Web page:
"The book is so heartfelt and so good that it not only reaffirms the power of fiction to tell the truth about the unspeakable, but also asks serious questions of a generation of writers--myself included--who have thus far avoided addressing these disastrous wars directly. ReadingThe Yellow BirdsI became certain that I was in the presence of a text that will win plaudits, become a classic, and hold future narratives of the war to a higher standard. Impeccably structured and told with the poetry of a master, I often had to put the book down, close my eyes and savour the depth of the writing. Comparisons with Hemingway will be inevitable because of the brevity and economical style, and with Cormac McCarthy because of the author's talent for landscape. But Powers builds on this literary foundation to create a style of his own. He writes without hauteur, and his insights into the post-traumatic condition have a degree of sharpness that frequently subvert the classical mode of his storytelling and leave the reader with heart hammering. This is a superb literary achievement. I urge everyone to read it."
"The Yellow Birdsis harrowing, inexplicably beautiful, and utterly, urgently necessary."
This item was reviewed in:
Library Journal, June 2012
Publishers Weekly, July 2012
Booklist, August 2012
To find out how to look for other reviews, please see our guides to finding book reviews in the Sciences or Social Sciences and Humanities.
Summaries
Description for Library
Starkly, relentlessly absorbing (at first glance), this debut comes from an Iraq war veteran who joined the army at 17. Now hes a Michener Fellow at the University of Texas at Austin, getting his MFA. His protagonists, 21-year-old Private Bartle and 18-year-old Private Murphy, are sustained by their friendship, but the war they were never really prepared to fight changes them both.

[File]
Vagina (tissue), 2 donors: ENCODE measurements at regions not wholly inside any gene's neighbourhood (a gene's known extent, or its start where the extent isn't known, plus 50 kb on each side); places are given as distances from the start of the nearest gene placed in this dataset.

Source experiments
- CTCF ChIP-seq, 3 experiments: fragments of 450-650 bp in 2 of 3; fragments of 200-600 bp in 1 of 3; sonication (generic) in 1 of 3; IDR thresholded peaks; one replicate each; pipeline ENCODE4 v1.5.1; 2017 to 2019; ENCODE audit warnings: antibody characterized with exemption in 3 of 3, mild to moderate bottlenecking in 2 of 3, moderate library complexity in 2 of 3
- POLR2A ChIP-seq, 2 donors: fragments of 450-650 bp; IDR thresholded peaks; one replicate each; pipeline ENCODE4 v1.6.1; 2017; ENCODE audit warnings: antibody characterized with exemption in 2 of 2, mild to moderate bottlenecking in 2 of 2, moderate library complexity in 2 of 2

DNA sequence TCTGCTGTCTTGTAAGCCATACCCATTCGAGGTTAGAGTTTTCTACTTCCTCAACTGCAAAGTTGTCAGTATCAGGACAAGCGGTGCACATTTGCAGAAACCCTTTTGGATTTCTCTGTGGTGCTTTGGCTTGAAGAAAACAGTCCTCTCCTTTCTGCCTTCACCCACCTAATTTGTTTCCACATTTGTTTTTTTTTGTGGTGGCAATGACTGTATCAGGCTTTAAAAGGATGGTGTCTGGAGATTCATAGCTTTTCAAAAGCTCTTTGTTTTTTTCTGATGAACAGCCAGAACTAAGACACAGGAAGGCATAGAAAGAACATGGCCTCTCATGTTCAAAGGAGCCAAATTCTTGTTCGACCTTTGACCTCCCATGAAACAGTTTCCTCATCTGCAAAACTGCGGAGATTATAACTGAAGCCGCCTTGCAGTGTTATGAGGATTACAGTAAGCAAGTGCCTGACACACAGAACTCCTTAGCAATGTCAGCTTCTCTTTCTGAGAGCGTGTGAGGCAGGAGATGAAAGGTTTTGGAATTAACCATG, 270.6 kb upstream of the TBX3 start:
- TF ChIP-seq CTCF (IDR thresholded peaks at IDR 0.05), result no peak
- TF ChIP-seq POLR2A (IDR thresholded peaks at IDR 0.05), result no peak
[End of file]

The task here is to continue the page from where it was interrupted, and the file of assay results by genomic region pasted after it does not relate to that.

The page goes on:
Main Description
"The war tried to kill us in the spring," begins this breathtaking account of friendship and loss. In Al Tafar, Iraq, twenty-one-year old Private Bartle and eighteen-year-old Private Murphy cling to life as their platoon launches a bloody battle for the city. In the endless days that follow, the two young soldiers do everything to protect each other from the forces that press in on every side: the insurgents, physical fatigue, and the mental stress that comes from constant danger. Bound together since basic training when their tough-as-nails Sergeant ordered Bartle to watch over Murphy, the two have been dropped into a war neither is prepared for. As reality begins to blur into a hazy nightmare, Murphy becomes increasingly unmoored from the world around him and Bartle takes impossible actions. With profound emotional insight, especially into the effects of a hidden war on mothers and families at home, THE YELLOW BIRDS is a groundbreaking novel about the costs of war that is destined to become a classic.
Main Description
"The war tried to kill us in the spring," begins this breathtaking account of friendship and loss. In Al Tafar, Iraq, twenty-one-year old Private Bartle and eighteen-year-old Private Murphy cling to life as their platoon launches a bloody battle for the city. In the endless days that follow, the two young soldiers do everything to protect each other from the forces that press in on every side: the insurgents, physical fatigue, and the mental stress that comes from constant danger. Bound together since basic training when their tough-as-nails Sergeant ordered Bart to watch over Murph, the two have been dropped into a war neither is prepared for. As reality begins to blur into a hazy nightmare, Murph becomes increasingly unmoored from the world around him and Bartle takes impossible actions. With profound emotional insight, especially into the effects of a hidden war on mothers and families at home, THE YELLOW BIRDS is a groundbreaking novel about the costs of war that is destined to become a classic.